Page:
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aborigines American Museum ancient lepra ancient Peru Archaeology asthenia Augustus Le Plongeon autochthonous bacillus Bandelier collection body Bros burial buried caries cause century cicatrices clay collection of photographs Colombia cremation curvature deformations Diego de Landa East Asia evidence of leprosy examined exostosis face fever fingers Florida Frank Hamilton Cushing frontal bone gourd hands and feet huacos pot huacos pottery images Inca Indians inoculated Islands Japan lazarine Leloir leper hospital lepers leprosy existed leprosy in America leprous lesions Lima locomotor ataxia loss of nose Makers Mayas Medical Mexico Morrow's collection mound-builders mounds mummies Muniz mutilated natural negroes never palate Parra patients peculiar Peru Peruvian mummy Plongeon pre-Columbian pre-Columbian syphilis Professor Putnam races repre represent representations San Lazaro says seen skull Spaniards specimens stone graves supposed syphilis systematized nervous lepra Tiahuanaco tions tissues to-day toes tuberculous ulcers University of Pennsylvania upper lip vases Yucatan
Page 31 - ... cases of syphilis where they have had contact with the whites. Today the Indian population of Yucatan seems to be a particularly healthy, vigorous race. I have seen cases of leprosy, but they were confined to the Creoles. Two of the principal families of Merida, the capital, are known to be leprous. Juan Peon Contreras, a member of said families, who generally intermarry among themselves, although very wealthy, was at one time director of the Yucatan Museum and a disgusting object to look at,...
Page 14 - Hindu coolies, and he aaks the question : where do they get the disease ? "We are told," says he, "that there are 250,000 lepers in India, and it is therefore hardly fair to suppose that all the Hindus who develop leprosy in Trinidad, become infected here. It is far more likely that in some or many of them, the disease is already incubating when they land here, though it may not be evident enough to ensure rejection after medical examination.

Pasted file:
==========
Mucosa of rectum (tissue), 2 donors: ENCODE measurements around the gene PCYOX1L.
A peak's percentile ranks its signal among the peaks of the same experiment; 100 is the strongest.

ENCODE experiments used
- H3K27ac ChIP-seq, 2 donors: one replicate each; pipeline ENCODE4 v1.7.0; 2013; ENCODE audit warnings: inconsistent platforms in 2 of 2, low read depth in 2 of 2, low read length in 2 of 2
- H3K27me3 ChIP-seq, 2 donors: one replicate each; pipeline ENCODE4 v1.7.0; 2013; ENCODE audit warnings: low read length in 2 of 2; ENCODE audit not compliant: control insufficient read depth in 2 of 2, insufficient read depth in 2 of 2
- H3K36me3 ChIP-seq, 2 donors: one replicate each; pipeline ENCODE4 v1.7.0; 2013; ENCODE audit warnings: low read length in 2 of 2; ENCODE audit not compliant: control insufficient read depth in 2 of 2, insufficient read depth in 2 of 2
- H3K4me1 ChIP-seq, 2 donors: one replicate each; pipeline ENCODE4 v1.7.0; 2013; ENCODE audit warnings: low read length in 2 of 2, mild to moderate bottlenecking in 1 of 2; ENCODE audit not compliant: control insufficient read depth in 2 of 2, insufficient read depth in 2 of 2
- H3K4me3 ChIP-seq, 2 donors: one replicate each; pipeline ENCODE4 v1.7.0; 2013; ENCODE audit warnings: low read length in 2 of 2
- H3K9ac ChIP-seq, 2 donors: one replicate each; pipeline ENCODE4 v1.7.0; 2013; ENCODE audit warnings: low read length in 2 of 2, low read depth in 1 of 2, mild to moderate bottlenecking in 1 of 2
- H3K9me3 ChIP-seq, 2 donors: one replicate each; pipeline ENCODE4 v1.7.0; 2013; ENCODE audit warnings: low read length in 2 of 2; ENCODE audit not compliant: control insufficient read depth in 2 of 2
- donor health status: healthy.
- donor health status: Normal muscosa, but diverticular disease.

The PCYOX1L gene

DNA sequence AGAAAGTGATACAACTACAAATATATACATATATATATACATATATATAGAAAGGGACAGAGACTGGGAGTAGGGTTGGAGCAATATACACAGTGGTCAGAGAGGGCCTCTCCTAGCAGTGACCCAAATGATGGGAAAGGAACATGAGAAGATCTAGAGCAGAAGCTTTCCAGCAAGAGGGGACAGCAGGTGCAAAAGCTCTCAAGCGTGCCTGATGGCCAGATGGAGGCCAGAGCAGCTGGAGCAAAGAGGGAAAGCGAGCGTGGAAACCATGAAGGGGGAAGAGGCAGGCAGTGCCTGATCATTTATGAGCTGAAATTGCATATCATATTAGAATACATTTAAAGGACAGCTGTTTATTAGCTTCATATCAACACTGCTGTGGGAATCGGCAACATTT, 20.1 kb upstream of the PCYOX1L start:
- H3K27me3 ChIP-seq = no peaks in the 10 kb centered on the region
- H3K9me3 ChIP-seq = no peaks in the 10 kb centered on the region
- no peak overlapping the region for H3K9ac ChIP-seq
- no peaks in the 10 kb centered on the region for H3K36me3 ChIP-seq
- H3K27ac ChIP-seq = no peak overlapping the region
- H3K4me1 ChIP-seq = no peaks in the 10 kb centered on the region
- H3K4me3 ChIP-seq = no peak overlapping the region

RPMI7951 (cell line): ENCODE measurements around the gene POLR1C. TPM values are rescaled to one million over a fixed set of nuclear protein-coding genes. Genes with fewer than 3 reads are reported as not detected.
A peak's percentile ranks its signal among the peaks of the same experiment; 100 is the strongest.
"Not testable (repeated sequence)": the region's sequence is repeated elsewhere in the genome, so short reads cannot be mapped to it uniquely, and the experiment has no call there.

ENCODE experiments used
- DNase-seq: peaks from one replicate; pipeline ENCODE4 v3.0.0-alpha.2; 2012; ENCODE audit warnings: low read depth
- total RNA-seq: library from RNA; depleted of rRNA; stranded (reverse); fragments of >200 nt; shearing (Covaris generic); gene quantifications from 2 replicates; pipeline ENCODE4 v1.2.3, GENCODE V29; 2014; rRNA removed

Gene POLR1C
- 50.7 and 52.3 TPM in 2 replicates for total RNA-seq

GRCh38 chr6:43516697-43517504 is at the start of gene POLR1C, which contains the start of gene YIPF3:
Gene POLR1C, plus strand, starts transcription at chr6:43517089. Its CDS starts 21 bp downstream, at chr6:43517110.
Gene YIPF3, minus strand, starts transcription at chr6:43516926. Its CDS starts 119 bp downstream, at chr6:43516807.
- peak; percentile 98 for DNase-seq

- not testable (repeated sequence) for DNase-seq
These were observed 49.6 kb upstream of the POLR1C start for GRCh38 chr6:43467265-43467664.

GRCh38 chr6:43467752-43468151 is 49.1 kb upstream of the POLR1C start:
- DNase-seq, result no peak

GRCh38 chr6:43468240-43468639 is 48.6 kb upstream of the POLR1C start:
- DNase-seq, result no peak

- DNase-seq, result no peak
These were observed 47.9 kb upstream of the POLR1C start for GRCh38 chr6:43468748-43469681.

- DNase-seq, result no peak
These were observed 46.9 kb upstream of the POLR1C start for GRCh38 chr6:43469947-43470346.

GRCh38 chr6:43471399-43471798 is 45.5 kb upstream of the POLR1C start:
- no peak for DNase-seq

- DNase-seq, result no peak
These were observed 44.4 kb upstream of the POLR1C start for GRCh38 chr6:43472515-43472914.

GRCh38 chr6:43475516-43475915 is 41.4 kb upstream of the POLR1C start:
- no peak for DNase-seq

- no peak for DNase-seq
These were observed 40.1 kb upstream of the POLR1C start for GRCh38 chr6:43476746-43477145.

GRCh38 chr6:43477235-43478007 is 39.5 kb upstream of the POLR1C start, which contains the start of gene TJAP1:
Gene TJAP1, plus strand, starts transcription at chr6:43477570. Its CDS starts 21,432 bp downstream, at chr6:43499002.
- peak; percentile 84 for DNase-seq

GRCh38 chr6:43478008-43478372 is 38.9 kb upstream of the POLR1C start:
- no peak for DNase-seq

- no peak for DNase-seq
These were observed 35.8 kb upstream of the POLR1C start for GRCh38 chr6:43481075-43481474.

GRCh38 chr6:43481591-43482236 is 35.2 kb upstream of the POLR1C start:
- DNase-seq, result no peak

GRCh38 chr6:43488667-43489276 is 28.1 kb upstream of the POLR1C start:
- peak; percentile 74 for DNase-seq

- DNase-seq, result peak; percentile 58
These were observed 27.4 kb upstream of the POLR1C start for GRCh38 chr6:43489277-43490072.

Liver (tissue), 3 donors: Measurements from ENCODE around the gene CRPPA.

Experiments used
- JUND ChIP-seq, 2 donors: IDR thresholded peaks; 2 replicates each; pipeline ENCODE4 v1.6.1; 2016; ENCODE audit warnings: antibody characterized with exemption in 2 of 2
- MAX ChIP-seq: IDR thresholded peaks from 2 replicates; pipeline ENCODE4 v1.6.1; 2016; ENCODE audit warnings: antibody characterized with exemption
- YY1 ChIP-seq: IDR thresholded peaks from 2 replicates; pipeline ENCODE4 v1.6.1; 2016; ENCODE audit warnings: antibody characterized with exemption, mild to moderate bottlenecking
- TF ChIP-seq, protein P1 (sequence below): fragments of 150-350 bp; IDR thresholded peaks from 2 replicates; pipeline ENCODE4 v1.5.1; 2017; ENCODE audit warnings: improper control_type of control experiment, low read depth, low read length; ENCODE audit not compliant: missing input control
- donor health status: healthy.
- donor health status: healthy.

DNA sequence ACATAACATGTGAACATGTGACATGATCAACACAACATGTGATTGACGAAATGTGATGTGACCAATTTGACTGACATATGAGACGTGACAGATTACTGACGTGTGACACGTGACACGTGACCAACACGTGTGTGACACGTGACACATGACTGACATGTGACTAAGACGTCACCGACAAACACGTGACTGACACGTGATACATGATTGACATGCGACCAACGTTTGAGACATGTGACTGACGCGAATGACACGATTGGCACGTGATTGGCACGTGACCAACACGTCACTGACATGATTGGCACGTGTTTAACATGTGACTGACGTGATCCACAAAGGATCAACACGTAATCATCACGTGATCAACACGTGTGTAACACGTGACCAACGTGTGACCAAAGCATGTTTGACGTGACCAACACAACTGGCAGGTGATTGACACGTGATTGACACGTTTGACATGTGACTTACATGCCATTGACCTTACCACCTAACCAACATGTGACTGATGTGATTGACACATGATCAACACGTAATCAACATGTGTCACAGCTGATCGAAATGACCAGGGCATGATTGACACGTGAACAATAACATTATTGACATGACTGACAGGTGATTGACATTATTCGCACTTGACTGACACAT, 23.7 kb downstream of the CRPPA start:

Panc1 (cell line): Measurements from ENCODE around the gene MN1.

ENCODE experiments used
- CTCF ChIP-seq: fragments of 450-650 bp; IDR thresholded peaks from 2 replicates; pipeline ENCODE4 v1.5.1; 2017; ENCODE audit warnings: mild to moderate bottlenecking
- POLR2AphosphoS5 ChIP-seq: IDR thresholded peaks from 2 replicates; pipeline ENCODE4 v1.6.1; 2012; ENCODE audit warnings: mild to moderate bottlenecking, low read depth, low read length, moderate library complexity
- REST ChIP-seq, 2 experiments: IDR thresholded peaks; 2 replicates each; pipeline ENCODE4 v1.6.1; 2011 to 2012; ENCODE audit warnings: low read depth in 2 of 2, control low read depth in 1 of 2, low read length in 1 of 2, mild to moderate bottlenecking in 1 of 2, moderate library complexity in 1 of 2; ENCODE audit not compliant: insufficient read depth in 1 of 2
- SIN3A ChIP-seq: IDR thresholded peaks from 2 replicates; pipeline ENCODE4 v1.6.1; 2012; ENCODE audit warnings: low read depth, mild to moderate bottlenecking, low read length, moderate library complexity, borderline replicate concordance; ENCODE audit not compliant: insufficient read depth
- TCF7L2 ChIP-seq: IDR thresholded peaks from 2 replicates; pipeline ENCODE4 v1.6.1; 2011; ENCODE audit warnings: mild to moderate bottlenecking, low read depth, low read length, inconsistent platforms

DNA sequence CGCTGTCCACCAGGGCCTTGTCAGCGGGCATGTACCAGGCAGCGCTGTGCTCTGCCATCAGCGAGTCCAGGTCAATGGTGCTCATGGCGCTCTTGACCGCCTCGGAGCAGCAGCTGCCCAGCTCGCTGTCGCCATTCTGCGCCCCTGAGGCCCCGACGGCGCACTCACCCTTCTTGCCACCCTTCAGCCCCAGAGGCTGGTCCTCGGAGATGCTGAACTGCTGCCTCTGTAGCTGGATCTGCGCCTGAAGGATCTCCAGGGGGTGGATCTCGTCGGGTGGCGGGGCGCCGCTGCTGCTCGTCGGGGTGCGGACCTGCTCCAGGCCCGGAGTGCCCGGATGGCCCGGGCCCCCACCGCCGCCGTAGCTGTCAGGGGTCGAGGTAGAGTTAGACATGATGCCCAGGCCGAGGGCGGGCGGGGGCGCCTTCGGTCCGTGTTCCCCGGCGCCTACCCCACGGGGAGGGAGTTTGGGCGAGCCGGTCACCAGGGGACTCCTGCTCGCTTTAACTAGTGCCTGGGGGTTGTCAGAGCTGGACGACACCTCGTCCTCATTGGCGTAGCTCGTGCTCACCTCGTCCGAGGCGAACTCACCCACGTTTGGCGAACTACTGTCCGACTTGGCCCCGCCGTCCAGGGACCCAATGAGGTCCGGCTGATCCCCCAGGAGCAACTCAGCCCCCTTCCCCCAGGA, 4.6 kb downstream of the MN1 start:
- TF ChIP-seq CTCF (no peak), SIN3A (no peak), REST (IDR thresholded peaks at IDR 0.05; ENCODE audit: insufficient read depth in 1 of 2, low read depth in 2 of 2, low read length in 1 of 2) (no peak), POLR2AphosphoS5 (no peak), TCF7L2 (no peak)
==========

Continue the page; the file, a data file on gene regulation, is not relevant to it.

Page 32 - America being then frequent there can be no doubt that such contagious diseases as syphilis and leprosy were disseminated throughout the earth's inhabitants as they are to-day, and it seems to me impossible to determine where such a peculiar disease originated. We know that at one time syphilis was as common in America, as leprosy in East India, and it is most probable that the inhabitants of these countries interchanged compliments ; those of America introducing syphilis into Asia, those of Asia...
Page 31 - ... the walls of the public monuments in that ancient city, proves to me that in remote ages the inhabitants of Yucatan — in fact, of all Central America — had as close communication with those of all other civilized countries as they have today. They had close relations with India and Indo-China, where they introduced their civilization, as I show in my book, ' Queen Moo and the Egyptian Sphinx,' that will be given publicity in two or three months.
Page 15 - ... about this, and you are better able from your study of the subject to answer that question. Considering the large number of lepers in Colombia, the trade carried on with the United States, and the large number of Americans who are constantly coming here and returning to the United States...
Page 1 - Upon these jars the artists expended all their skill. The clay itself is very finely worked ; the designs are infinite in variety and imitate every form of animal and vegetable life. There are jars in the shape of bananas, gourds and melons; there are jars ornamented with human figures, climbing monkeys, pelicans, parrots, fish and serpents. Thefce is, moreover, a distinct tendency toward the comic and grotesque — many animals have exaggerated teeth, and birds have quaintlv elongated bills.
JSTOR: Testimony of the Huacos (Mummy-Grave) Potteries of Old Peru